Data collected by the U.S. Consumer Financial Protection Bureau doesn’t invade individuals’ privacy, is a vital regulatory tool and mimics techniques already in wide use by the private sector, the agency’s director said today.
“The big banks know more about you than you know about yourself,” CFPB Director Richard Cordray said at a hearing of the Senate Banking Committee, where he faced criticism about a bureau data-collection initiative. “And me too, as a consumer.”
The CFPB is collecting data to improve its rule-writing and supervisory work, sometimes through purchasing it from credit bureaus like Experian Plc. It is also requesting large amounts of information from major banks, such as JPMorgan Chase & Co. and Bank of America Corp. in areas such as checking account overdrafts and credit cards.
Senator Mike Johanns of Nebraska, a Republican on the panel, highlighted potential violations of individual privacy from the CFPB’s work.
“To many people, this is going to sound downright creepy,” Johanns said at the hearing. “People are going to be bothered by the fact that there’s this federal agency that’s collecting data on the behavior of people like you and me and everybody else who’s paying off a mortgage, who’s paying credit card bills every month.”
Cordray said the bureau does not watch over people in an inappropriate manner, and guards data carefully. Consumers do sometimes share personally identifiable information, like when they file complaints.
“The notion that we’re tracking individual consumers or invading their privacy is quite wrong,” Cordray said.
Cordray emphasized that the bureau needs this information to do the work, such as cost-benefit analysis, that Congress has requested. He also said the private sector has fully embraced data analytics, often labeled “Big Data.”
Senator Michael Crapo of Idaho, the panel’s senior Republican, complained that he “specifically” asked the agency about its data collection last month, but learned more about the subject from an April 17 article published by Bloomberg News.
“The responses I received downplayed the nature and extent of the issue,” Crapo said.
Crapo said that private-sector data collection is fundamentally different from the CFPB’s activities.
“Nobody in the private sector has the power that the federal government has,” Crapo said. “The power of the government is behind this data collection.”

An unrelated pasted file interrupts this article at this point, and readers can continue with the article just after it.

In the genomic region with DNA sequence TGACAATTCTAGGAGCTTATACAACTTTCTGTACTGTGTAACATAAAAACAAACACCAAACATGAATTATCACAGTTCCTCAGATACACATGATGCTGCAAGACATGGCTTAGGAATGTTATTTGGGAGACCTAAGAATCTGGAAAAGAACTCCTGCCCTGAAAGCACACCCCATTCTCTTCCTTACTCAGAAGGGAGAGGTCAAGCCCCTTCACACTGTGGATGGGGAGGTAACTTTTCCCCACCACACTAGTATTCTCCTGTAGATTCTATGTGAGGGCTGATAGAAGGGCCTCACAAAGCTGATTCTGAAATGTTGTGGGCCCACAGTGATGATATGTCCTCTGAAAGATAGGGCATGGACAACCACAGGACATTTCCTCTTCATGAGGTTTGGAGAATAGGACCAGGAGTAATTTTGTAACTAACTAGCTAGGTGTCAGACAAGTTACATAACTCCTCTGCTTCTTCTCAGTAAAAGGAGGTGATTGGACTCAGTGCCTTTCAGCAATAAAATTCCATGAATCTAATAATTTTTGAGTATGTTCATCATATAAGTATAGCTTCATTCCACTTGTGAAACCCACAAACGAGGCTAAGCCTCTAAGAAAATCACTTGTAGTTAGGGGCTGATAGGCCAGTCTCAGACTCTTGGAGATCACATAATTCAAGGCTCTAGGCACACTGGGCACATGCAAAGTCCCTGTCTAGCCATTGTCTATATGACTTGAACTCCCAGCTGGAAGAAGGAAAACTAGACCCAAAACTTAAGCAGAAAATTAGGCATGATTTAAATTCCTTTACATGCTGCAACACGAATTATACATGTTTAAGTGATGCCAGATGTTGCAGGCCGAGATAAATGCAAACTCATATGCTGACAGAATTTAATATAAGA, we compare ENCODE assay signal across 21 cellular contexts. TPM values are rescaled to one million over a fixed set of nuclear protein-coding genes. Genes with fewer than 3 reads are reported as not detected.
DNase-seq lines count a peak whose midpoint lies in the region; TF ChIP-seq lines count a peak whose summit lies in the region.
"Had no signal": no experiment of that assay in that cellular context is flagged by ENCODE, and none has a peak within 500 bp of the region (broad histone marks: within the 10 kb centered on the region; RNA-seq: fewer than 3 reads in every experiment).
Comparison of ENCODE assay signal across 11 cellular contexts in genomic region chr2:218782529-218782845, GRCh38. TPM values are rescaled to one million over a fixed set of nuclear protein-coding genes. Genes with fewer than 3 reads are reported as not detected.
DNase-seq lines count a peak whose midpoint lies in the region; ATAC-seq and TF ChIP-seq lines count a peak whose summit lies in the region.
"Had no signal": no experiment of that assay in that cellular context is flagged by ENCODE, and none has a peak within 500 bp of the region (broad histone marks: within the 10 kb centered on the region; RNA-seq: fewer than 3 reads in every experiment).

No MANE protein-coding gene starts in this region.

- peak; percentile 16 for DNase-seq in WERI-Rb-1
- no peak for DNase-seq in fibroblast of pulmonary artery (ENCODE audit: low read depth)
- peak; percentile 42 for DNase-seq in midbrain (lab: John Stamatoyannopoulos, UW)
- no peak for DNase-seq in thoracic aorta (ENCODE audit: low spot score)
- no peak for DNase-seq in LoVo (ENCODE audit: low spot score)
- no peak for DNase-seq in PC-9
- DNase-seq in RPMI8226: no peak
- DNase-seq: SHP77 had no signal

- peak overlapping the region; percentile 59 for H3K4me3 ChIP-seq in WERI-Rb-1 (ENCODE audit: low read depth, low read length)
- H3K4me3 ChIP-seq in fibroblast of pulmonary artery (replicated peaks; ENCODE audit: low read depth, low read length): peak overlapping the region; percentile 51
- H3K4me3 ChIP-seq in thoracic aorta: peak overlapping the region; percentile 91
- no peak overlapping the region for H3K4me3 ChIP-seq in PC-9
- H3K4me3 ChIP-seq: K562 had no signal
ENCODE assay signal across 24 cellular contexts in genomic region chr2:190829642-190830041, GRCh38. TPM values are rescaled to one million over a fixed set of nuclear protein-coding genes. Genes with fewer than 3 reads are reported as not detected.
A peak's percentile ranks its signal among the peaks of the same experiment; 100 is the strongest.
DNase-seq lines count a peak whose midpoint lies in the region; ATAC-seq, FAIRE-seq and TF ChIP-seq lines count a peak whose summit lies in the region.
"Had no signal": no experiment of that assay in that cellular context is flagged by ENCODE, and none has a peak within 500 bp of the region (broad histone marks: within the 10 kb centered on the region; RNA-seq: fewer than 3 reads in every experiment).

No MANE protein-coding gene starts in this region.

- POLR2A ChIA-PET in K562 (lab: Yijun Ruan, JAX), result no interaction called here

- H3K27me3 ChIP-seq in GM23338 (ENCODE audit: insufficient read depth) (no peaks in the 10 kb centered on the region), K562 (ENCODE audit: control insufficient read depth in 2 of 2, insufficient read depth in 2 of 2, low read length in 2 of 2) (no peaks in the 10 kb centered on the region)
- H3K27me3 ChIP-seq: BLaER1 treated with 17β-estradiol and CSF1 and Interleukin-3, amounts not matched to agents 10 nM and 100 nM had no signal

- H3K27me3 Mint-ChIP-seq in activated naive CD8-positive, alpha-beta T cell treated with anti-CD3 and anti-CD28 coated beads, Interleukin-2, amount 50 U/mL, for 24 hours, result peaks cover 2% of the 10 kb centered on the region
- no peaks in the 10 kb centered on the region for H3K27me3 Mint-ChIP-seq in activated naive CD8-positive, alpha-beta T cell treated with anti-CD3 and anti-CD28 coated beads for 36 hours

Cordray said the Federal Reserve sometimes purchases data for its own work on consumer finances.
The CFPB has wrangled with banks at times over how much data it collects through the supervisory process, Cordray said at the hearing. The agency’s goal is to establish a starting point for where the market stands, he said.
“There are times where as we examine institutions, we have to begin by getting a baseline of data to calibrate what is going on there,” Cordray said.
In its first 21 months, the bureau has secured $425 million in relief for 6 million consumers wronged by financial service providers, Cordray said in his opening statement at the hearing, billed by the committee as a semi-annual report to Congress.
“We also imposed penalties on the companies to deter such activity in the future,” Cordray said. “These actions will serve as a warning signal for anyone who seeks to profit by deceiving or misleading consumers.”
The CFPB, created by the 2010 Dodd-Frank Act, has taken enforcement actions in areas including credit-card add-on products such as credit monitoring, and mortgage insurance. As a consequence, companies including Capital One Financial Corp. and American Express Co. have been forced to pay fines to the government and restitution to consumers.
Cordray won’t have a parallel hearing in the House of Representatives, according to House Financial Services Committee Chairman Jeb Hensarling, a Texas Republican.
In the face of a Republican blockade, President Barack Obama installed Cordray in the director’s job in January 2012 using a so-called recess appointment, which bypasses the Senate.
A federal appeals court subsequently concluded that similar appointments to the National Labor Relations Board were unconstitutional, though that decision can be appealed to the U.S. Supreme Court. Hensarling said in an e-mailed statement that the court ruling “makes clear that there is no legally appointed director of the CFPB at this time,” so the committee will not have Cordray testify.
In the letter, Hensarling promised “rigorous oversight” of the agency via testimony from other employees, and requests for documents and other information.
Representative Maxine Waters of California today asked Hensarling to reconsider his position and let Cordray deliver his semi-annual testimony on the CFPB’s work.
If Cordray doesn’t get a chance to testify, Waters, the top Democrat on the financial services committee, said she is “prepared to use the rules of the committee to provide the director the opportunity to give testimony.”